today - the existence of so many means of communication that are
so easily accessible all over the world - it's very difficult to
regulate our way out of this problem. And for those of us who value
our First Amendment freedoms - who value artistic expression - we
wouldn't want to.
But that doesn't mean we have to accept this coarsening
of our culture.
Decades ago, when television was still in its infancy,
we provided broadcasters free use of the public airwaves, which
they were to operate as trustees for the public. And just last week,
the Senate voted to set a final date for the transition to digital
Today, we need to make it clear that the free use
of the public airwaves continues to come with certain specific obligations.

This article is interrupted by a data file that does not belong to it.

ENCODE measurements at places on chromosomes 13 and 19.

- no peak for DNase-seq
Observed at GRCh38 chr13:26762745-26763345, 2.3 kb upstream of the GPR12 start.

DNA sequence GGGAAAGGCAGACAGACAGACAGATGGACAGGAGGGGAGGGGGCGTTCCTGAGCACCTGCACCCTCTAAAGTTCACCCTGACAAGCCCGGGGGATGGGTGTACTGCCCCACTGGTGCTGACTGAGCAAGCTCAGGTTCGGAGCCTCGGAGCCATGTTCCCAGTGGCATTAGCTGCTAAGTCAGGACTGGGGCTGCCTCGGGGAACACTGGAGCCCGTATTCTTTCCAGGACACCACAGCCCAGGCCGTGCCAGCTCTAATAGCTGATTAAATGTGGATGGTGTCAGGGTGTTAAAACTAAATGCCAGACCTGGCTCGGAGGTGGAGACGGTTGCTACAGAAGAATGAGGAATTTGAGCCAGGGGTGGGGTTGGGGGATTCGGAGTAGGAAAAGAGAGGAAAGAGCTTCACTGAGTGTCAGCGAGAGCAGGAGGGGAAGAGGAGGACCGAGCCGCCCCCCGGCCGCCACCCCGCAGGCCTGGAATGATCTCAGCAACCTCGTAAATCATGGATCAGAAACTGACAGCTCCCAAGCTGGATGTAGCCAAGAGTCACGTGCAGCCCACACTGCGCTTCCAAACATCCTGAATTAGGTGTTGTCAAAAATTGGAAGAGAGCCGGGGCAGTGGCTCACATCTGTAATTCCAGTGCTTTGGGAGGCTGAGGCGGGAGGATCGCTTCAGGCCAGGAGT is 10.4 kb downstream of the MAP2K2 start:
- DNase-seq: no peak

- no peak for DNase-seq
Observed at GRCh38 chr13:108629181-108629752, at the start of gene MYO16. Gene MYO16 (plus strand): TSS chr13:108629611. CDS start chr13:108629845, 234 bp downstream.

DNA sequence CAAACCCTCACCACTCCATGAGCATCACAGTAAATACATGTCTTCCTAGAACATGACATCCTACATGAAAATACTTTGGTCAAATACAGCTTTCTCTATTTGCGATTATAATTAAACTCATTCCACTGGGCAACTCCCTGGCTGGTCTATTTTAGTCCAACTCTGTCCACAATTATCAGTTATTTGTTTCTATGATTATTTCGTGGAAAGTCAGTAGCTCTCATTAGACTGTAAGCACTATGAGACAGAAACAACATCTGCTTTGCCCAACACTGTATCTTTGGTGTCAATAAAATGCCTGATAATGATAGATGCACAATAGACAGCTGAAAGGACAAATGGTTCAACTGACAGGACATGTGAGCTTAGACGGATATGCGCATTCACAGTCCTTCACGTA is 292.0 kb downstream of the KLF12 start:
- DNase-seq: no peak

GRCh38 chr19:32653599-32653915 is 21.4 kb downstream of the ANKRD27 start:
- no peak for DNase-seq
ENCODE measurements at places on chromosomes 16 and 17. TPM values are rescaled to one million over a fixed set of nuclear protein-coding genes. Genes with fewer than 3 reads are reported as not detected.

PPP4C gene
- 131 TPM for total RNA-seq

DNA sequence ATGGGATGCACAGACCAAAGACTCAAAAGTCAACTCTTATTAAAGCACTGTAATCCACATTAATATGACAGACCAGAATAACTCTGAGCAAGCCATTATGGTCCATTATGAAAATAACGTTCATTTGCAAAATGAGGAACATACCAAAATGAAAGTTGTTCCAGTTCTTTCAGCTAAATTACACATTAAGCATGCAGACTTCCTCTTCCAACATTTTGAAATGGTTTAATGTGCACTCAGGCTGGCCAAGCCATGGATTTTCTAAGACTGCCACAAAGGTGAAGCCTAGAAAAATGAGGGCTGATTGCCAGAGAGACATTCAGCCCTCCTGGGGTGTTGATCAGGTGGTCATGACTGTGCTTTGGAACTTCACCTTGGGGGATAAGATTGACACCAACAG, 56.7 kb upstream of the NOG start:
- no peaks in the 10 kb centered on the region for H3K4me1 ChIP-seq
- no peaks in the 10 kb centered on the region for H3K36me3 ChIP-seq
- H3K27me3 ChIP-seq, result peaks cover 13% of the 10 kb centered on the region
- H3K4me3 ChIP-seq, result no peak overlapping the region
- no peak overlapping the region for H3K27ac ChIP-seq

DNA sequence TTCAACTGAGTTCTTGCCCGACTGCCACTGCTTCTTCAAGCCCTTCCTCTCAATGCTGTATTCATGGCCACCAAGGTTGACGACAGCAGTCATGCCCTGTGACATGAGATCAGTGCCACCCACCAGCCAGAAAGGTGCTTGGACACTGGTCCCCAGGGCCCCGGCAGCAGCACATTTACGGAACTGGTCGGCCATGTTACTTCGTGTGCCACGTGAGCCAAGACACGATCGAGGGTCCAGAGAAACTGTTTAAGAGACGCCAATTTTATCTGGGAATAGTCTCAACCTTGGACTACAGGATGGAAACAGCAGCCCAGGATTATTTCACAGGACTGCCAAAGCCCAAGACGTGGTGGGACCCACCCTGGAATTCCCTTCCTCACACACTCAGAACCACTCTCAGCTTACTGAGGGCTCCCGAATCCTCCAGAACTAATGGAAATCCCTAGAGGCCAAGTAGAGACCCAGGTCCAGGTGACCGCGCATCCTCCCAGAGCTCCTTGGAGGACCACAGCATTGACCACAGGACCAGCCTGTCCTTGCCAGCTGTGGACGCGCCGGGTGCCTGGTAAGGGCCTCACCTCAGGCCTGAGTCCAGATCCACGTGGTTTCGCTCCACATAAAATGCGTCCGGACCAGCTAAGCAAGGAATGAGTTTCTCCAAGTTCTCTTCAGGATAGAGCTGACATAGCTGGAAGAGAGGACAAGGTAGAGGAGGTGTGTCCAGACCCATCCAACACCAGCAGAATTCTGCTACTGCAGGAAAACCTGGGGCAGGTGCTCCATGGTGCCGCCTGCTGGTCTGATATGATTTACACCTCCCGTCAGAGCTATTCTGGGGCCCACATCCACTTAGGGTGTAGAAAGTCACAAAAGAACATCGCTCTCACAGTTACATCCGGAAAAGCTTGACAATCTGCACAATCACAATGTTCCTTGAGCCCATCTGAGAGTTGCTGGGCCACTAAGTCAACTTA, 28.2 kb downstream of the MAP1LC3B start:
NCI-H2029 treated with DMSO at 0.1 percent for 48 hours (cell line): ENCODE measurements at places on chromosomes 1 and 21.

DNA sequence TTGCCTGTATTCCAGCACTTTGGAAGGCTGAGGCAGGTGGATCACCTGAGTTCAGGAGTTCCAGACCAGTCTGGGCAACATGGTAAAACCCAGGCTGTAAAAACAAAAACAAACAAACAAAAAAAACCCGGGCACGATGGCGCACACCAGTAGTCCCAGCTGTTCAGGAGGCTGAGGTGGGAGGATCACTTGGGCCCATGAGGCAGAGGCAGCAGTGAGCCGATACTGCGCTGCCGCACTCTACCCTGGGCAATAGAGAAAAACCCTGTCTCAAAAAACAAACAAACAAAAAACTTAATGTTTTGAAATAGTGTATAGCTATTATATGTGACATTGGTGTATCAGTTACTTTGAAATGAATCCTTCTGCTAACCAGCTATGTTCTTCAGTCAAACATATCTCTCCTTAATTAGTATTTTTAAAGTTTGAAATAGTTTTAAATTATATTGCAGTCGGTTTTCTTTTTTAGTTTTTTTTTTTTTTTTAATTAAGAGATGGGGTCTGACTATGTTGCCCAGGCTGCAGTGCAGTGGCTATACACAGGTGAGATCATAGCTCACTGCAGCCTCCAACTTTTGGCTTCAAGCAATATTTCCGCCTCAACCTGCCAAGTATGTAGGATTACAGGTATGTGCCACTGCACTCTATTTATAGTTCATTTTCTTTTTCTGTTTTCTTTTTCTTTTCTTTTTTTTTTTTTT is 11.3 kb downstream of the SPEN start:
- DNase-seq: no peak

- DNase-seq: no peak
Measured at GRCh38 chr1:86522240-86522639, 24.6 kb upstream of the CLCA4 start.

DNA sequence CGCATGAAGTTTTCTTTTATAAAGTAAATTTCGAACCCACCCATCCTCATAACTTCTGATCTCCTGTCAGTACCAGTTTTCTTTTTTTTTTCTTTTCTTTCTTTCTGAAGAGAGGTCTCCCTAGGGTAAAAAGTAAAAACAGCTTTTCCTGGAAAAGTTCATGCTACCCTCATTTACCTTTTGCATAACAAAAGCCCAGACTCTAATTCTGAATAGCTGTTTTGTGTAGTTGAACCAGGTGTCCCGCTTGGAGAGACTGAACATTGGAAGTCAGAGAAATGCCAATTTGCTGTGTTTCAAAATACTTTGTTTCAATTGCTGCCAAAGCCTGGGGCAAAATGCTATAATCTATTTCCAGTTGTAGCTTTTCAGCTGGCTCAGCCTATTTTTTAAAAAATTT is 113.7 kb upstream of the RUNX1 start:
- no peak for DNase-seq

But we also need to make it clear that for both broadcasters and
their competitors there are larger civic obligations to the American
public. Obligations to reflect not the basest elements of American
culture, but the profound and the proud.
Obligations to seek not just the quick buck or the
bottom line, but healthy discussion and debate in the public square
of the information age. Obligations to our children; to our families.
Today, we have far more choice in what we watch
than we could have ever imagined - more channels and more programming.
As we move further into the digital age, the transformation of entertainment
will be even more dramatic than the one from stage to screen.
And yet, with all these new choices for consumers,
there has been remarkably little done to give parents the tools
and the information necessary to make their own informed choices
about what their children are watching.
This is what the industry must do today. As we move
towards a digital environment, there is a golden opportunity for
them to do it on their own - to use the latest in technology to
give parents more information and more choice.
For example, this technology could make it possible
for parents to create their own family tier just by programming
their television to block certain channels, block certain genres